The meat and vegetable group also delivered meals that were higher than their normal prices.

“I really care about balance or balance in my studies, I don’t follow a super healthy vegan diet and some crap diet that can be eliminated,” Gardner said. “The people on the omnivorous diet ate more vegetables, more whole grains, less added sugar, and fewer refined grains than they did on their regular diet. They didn’t get bad meat, it was all good quality. So, They did get some nutritional improvements.

Menu for the first vegetarian week:

• Strawberries, almonds and oats
• Oats with cinnamon and berries
• Tofu with vegetarian breakfast sausage
• Coconut, curried spinach and chickpeas with quinoa
• Black Bean Bowl with Tofu
• Buffalo beans with cauliflower
• Chipotle-Lime Cauliflower with Vegetarian Chicken
• Herb roasted lentils and potatoes with remoulade sauce
• Chickpea harissa with sumac, carrots and broccoli
• Tofu with coconut and brown rice curry

Once each pair of twins learned what types of foods to eat, they were asked to prepare their own meals and snacks for the second half of the study, Gardner said.

Biological markers including blood and stool were collected from each twin at baseline and again at weeks 4 and 8. Surprisingly, the twins on a vegetarian diet tested younger on measures of biological versus chronological age, data that will be presented in a future study, Gardner said.

However, an improvement in cardiovascular biomarkers such as lower LDL cholesterol, insulin resistance, and weight loss was expected, Gardner said.

“Vegetarians get more fiber and less saturated fat. This will explain the LDL cholesterol. More fiber will explain the lack of insulin during fasting because it leads to a slower release of glucose into the bloodstream,” he said. “And all vegetables, fruits and grains are larger.” of meat, so people can feel more full and eat fewer calories.”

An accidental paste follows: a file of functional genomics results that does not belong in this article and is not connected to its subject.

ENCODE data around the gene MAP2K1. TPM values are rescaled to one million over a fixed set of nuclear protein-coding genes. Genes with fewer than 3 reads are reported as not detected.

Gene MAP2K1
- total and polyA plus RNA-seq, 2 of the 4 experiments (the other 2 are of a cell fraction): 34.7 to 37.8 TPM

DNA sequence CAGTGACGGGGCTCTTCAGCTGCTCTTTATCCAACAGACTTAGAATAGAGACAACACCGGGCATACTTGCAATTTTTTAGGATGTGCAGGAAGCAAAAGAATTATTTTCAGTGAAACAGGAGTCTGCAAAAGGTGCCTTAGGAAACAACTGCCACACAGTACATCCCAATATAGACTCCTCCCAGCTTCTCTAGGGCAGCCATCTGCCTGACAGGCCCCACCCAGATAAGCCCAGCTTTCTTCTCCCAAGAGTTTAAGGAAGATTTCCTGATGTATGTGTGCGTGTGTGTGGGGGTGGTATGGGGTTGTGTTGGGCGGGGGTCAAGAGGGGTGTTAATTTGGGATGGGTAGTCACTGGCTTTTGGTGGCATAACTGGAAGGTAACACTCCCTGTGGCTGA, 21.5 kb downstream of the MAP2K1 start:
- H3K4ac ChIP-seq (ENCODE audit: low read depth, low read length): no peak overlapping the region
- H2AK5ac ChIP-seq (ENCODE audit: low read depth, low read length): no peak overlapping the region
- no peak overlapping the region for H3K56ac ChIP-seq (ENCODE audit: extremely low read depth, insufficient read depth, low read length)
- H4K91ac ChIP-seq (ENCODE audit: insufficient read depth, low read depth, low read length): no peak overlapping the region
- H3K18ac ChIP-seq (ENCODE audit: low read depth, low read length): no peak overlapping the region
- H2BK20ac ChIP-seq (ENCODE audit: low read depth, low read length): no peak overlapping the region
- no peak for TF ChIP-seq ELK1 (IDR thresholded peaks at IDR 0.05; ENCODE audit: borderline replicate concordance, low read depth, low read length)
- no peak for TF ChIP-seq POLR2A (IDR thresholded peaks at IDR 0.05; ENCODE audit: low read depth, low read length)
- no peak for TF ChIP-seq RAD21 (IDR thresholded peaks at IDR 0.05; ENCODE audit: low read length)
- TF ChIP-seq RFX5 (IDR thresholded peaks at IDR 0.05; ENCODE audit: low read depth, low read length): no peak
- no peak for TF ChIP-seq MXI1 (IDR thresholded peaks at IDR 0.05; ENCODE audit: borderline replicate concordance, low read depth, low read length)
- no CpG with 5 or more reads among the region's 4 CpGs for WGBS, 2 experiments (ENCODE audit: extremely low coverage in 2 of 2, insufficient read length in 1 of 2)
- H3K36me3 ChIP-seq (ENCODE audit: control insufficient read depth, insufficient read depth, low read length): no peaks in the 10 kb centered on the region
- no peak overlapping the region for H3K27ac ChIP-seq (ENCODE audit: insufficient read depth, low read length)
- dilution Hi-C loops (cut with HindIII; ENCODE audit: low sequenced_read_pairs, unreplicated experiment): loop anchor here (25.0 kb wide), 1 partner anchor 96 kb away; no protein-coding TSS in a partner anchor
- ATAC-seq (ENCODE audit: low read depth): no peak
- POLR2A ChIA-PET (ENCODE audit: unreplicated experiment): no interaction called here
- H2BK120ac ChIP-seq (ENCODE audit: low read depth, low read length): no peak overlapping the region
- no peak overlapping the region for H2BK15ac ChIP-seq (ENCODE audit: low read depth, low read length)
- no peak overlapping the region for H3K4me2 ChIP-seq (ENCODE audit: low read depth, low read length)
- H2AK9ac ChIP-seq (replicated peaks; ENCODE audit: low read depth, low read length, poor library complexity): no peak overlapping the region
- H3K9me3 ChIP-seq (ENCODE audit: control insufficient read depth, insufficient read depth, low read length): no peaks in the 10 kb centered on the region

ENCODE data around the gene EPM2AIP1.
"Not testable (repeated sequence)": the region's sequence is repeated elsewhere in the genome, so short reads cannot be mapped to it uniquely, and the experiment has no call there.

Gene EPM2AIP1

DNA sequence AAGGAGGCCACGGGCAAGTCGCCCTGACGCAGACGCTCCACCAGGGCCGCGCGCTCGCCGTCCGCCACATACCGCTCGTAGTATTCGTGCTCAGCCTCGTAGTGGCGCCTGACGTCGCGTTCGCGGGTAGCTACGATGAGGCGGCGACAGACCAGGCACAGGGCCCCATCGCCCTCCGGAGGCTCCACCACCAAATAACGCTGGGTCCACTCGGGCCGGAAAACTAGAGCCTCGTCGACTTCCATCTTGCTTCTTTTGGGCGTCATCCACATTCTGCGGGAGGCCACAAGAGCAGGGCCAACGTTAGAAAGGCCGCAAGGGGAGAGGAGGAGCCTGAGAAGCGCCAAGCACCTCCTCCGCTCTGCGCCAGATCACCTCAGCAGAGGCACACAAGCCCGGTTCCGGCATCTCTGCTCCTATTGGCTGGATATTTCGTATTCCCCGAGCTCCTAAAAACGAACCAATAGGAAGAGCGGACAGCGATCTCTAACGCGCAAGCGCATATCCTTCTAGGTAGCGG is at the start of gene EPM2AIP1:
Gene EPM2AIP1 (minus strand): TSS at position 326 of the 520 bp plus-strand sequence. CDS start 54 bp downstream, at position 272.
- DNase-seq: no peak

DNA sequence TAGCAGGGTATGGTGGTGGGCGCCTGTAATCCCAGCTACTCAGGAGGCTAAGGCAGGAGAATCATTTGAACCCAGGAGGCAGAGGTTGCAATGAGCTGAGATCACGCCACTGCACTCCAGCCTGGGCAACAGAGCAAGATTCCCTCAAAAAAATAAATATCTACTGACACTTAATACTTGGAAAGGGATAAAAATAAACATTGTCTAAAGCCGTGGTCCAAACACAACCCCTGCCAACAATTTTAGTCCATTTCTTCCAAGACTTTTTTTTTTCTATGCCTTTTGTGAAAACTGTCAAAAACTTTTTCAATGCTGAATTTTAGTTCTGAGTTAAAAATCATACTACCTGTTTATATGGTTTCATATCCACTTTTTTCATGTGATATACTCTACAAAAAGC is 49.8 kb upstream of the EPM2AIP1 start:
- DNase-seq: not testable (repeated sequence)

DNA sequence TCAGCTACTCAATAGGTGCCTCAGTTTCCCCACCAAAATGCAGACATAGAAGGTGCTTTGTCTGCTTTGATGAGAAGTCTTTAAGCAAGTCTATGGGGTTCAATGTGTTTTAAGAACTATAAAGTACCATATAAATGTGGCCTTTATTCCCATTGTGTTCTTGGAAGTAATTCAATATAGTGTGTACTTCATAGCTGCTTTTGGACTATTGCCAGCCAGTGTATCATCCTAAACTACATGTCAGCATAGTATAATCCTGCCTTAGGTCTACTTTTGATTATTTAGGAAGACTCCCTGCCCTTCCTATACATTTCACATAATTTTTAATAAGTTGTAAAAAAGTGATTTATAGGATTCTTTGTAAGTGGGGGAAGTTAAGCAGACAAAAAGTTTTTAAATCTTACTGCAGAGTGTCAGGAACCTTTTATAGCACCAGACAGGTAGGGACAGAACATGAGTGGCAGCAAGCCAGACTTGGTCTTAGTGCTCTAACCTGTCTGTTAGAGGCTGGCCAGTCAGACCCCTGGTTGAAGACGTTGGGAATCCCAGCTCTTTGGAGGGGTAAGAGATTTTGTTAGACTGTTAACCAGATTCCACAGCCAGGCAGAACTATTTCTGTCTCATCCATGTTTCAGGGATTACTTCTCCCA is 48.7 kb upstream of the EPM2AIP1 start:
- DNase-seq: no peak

But as with all diets that prevent people from eating the foods they used to eat, staying the course can be difficult.

Carnivorous menu for the first week:

• Egg whites with turkey bacon and Brussels sprouts
• Mushroom and spinach frittata
• Chicken fajitas with zucchini, squash and tomatoes
• A sunny side up egg with asparagus and tomatoes
• Chicken with Cajun Yukon potatoes and brown rice
• Honey Dijon steak with vegetables and rice
• Grilled chicken with broccoli and quinoa
• Roasted pepper burger with cabbage and jasmine rice

“To be honest, the twins who followed the vegetarian diet were less satisfied because it was so restrictive. So, there’s definitely the flip side to this: ‘Oh, I could have eaten more, but I wasn’t hungry for more grains and more vegetables.’

Gardner said that despite the rapid improvement in health, people do not have to become vegetarians to benefit from the study results. Eating meat and animal by-products can be reduced slowly, little by little.

Harvard’s Hu agreed, saying: “While this study showed that a vegetarian diet may provide additional benefits Compared to a healthy omnivorous diet, this does not mean that everyone should become a vegetarian.

“Dietary choices are influenced by a variety of factors such as individual health conditions, personal preferences, cultural traditions, and ethical and environmental considerations,” he said.